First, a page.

Monday, 25 June 2007

Outlook Missing Appointments 2 - organizer was an invitee

In my earlier post I talked about the most important piece of information to remember when troubleshooting missing Calendar appointments:
Deleting a meeting invitation or update will delete the associated appointment.

Sometimes we see a special case of this: a meeting invitation was sent out, and now everyone seems to have the meeting in their Calendar except, perplexingly, the person who organized it.
This usually occurs when a meeting organizer invited a Distribution Group (DG) of which they are a member. Typically what happens is something like this:
  • George is in the Sales department and wants to set up the weekly department meeting
  • So he doesn't forget anyone, George invites the SalesDept DG in his address book
  • Because George is a member of the SalesDept DG, he also receives an invite to the meeting
  • George knows he already has the meeting in his calendar because he only created it a moment ago, so he deletes the invite from his Inbox
  • Outlook removes the meeting from George's calendar
The 'solution' to this problem is for George to always remember to expand out any DG he invites to a meeting before sending. But George wants to know how he can fix this meeting where the mistake was already made.
If George is lucky enough to be running in an Exchange environment where Deleted Item Recovery (aka The Dumpster) is enabled, he should go to his Calendar, select Tools > Recover Deleted Items, search for the meeting by subject, then restore it to his Calendar. He can then Cancel the meeting and re-book it with the SalesDept DG 'expanded' so that all the invitees appear individually.
If Deleted Item Recovery isn't available (or all this happened a long time ago and was only just noticed, so the item has already been purged from the Dumpster), the only option for George is to ask his colleagues to each delete their copy of the meeting from the Calendar and to re-book it.
A variation on the symptoms I described is where the Organizer has the meeting in their Calendar, but they are no longer able to make changes to it; the options available are the ones they would have if they were an attendee, i.e. Accept, Decline, etc. This usually occurs as a result of the problem above, but where further attempts have been made to get the item back either by having it forwarded from an attendee, or by recovering the original invite from the Deleted Items Folder. The root cause and solution are, however, the same.

Friday, 22 June 2007

Outlook Missing Appointments 1 - invite or update was deleted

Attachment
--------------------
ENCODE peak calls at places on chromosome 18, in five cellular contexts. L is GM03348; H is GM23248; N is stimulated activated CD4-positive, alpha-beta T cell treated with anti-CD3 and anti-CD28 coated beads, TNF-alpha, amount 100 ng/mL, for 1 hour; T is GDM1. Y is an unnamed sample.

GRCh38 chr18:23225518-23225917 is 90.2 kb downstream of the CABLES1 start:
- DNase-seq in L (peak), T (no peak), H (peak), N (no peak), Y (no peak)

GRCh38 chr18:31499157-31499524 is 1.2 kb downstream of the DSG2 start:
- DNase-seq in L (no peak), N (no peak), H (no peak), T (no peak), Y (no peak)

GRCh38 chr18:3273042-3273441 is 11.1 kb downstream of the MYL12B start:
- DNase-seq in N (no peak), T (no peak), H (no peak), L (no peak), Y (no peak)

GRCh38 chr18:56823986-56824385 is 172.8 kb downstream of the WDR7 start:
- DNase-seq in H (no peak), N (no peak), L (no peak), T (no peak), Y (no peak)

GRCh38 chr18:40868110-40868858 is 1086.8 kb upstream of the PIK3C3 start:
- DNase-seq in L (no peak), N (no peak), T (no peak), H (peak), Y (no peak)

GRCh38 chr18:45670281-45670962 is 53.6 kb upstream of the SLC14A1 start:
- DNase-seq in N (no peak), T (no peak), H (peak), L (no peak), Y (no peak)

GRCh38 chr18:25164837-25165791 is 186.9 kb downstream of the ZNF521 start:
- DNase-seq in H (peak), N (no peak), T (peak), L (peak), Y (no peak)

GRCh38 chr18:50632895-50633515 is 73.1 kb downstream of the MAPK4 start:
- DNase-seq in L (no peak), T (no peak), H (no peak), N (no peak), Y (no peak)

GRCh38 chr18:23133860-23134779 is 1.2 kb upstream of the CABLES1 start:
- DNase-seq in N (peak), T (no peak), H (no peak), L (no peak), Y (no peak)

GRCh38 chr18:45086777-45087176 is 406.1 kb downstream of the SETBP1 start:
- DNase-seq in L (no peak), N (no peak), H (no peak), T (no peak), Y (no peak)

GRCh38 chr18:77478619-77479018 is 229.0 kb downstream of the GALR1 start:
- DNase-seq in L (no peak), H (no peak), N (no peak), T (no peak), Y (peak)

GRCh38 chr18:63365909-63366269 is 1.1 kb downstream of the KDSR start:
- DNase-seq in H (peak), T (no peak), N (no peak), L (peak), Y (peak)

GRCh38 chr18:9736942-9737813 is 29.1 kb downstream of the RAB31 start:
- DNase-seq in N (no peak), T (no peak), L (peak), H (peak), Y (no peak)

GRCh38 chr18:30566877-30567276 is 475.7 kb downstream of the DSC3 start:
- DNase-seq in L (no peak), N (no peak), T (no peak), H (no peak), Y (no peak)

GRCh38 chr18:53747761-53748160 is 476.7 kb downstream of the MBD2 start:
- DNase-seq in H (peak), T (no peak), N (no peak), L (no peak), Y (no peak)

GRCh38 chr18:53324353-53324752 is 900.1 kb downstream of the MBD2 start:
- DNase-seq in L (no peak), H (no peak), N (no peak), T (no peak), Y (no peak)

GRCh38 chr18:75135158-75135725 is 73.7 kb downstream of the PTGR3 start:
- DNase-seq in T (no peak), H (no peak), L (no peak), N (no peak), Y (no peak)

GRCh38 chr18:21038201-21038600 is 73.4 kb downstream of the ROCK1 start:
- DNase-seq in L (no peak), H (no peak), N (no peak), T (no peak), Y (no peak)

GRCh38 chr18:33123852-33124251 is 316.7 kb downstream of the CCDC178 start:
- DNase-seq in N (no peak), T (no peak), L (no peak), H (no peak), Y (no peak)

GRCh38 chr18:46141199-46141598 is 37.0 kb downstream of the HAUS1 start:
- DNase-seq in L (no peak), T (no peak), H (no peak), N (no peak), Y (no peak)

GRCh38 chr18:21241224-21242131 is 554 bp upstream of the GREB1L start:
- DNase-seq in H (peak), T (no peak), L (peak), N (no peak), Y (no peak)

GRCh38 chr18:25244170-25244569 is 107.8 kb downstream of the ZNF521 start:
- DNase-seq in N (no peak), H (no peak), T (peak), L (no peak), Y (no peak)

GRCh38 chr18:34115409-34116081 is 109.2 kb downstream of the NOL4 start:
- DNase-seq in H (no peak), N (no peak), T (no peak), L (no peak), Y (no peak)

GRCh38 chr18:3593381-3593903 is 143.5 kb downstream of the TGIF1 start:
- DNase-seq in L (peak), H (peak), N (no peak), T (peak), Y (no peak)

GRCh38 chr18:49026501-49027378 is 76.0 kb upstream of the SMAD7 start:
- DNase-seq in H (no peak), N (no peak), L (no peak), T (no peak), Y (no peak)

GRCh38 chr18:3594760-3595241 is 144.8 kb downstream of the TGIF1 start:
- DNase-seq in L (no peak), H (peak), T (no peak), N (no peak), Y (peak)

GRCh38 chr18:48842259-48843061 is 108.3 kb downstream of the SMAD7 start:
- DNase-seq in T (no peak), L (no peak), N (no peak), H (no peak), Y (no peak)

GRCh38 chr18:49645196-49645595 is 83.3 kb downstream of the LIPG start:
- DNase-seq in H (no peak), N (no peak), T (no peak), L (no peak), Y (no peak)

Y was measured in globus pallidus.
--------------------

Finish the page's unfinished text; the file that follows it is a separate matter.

Many of the issues I have to troubleshoot concern appointments missing from someone's calendar.
Before I start re-inventing the wheel, How to troubleshoot missing and duplicate appointments in Outlook already covers some of the background on how appointments go missing. However, by far the vast majority of missing appointment problems I see are caused by one not-so-obvious feature of mail based Calendaring in Outlook:
Deleting a meeting invitation or update will delete the associated appointment*

(*This was changed in Outlook 2007 - I guess someone finally realised how much trouble it causes.)
Today I'll cover some fairly straightforward ways this can trip up the unwary, then post soon with a special case that adds another layer of confusion.
Here's what happens - for versions of Outlook up to 2003, that is:
  • Anne invites Bob to a meeting
  • Bob accepts the invitation from his Calendar instead of from his Inbox
  • This leaves the invite in the Inbox (where accepting from the Inbox would have removed it)
  • Bob sees the invite in his Inbox and thinks "I already accepted that, I don't need it" so deletes the invite
  • Outlook removes the meeting from the Calendar
The solution to this is for Bob to remember to always Accept or Decline invites from the Inbox.
Another way confusion can occur is in a manager/delegate relationship. Say Claire has a delegate, Dan, who looks after her diary. Dan receives a copy of all Claire's meeting invitations and updates but, critically, so does Claire:
  • Dan sees an invitation in the Inbox to a meeting he knows Claire will want to attend, so he Accepts it on her behalf
  • Claire also has the invite in her Inbox
  • Claire knows Dan has Accepted the invitation on her behalf, so she decides she doesn't need it in her Inbox and deletes it
  • Outlook removes the meeting from the Calendar
The solution in this case is to change the Delegate options on Claire's mailbox so that only her delegates receive meeting items. If she really feels that she needs to see them, she'll have to remember not to delete them!
Deleting an Updates to a meeting has much the same effect, like this:
  • Evan invites Fiona to a meeting
  • Fiona accepts the invitation
  • Later, Evan sends out an updated version of the meeting including travel information for out-of-town attendees
  • Fiona doesn't need the travel information, so deletes the update from her Inbox
  • Outlook removes the meeting from the Calendar
The solution here is for Fiona to make sure she never deletes a meeting update - she should always Accept if she plans to attend or Decline if she doesn't.
A lot of troubleshooting I get involved in, the user is absolutely adamant that nothing they're doing could cause their meetings to disappear, that there must be some gremlin in the system. They've heard it's a problem with BlackBerry/our CRM application/Cached mode/the moon in Taurus/whatever, they've had this problem for months, they're sick of it and they want us to fix it for them. That's when I use my secret weapon - this article from Microsoft: